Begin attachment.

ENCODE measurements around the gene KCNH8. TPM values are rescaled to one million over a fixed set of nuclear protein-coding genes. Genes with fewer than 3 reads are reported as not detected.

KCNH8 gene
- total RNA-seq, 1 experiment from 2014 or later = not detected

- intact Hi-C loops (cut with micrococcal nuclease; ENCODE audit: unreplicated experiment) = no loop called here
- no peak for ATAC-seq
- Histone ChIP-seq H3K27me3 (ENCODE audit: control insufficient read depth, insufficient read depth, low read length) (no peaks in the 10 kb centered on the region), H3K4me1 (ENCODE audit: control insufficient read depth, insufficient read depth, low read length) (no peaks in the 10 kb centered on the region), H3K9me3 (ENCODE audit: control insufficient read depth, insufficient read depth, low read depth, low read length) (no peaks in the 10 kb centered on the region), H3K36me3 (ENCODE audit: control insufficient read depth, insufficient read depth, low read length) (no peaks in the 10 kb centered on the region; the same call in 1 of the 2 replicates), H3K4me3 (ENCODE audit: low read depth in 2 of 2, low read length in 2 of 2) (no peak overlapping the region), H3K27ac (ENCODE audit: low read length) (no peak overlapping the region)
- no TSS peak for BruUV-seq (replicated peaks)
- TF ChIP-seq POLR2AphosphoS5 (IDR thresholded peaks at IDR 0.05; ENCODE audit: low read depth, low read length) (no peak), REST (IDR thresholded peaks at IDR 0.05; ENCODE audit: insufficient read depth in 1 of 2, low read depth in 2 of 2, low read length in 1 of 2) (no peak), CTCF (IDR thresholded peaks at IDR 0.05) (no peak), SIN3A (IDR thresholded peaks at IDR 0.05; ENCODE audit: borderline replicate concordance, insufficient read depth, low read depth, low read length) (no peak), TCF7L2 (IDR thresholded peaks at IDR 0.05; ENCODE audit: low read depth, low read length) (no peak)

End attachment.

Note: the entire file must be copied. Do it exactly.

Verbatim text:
ENCODE measurements around the gene KCNH8. TPM values are rescaled to one million over a fixed set of nuclear protein-coding genes. Genes with fewer than 3 reads are reported as not detected.

KCNH8 gene
- total RNA-seq, 1 experiment from 2014 or later = not detected

- intact Hi-C loops (cut with micrococcal nuclease; ENCODE audit: unreplicated experiment) = no loop called here
- no peak for ATAC-seq
- Histone ChIP-seq H3K27me3 (ENCODE audit: control insufficient read depth, insufficient read depth, low read length) (no peaks in the 10 kb centered on the region), H3K4me1 (ENCODE audit: control insufficient read depth, insufficient read depth, low read length) (no peaks in the 10 kb centered on the region), H3K9me3 (ENCODE audit: control insufficient read depth, insufficient read depth, low read depth, low read length) (no peaks in the 10 kb centered on the region), H3K36me3 (ENCODE audit: control insufficient read depth, insufficient read depth, low read length) (no peaks in the 10 kb centered on the region; the same call in 1 of the 2 replicates), H3K4me3 (ENCODE audit: low read depth in 2 of 2, low read length in 2 of 2) (no peak overlapping the region), H3K27ac (ENCODE audit: low read length) (no peak overlapping the region)
- no TSS peak for BruUV-seq (replicated peaks)
- TF ChIP-seq POLR2AphosphoS5 (IDR thresholded peaks at IDR 0.05; ENCODE audit: low read depth, low read length) (no peak), REST (IDR thresholded peaks at IDR 0.05; ENCODE audit: insufficient read depth in 1 of 2, low read depth in 2 of 2, low read length in 1 of 2) (no peak), CTCF (IDR thresholded peaks at IDR 0.05) (no peak), SIN3A (IDR thresholded peaks at IDR 0.05; ENCODE audit: borderline replicate concordance, insufficient read depth, low read depth, low read length) (no peak), TCF7L2 (IDR thresholded peaks at IDR 0.05; ENCODE audit: low read depth, low read length) (no peak)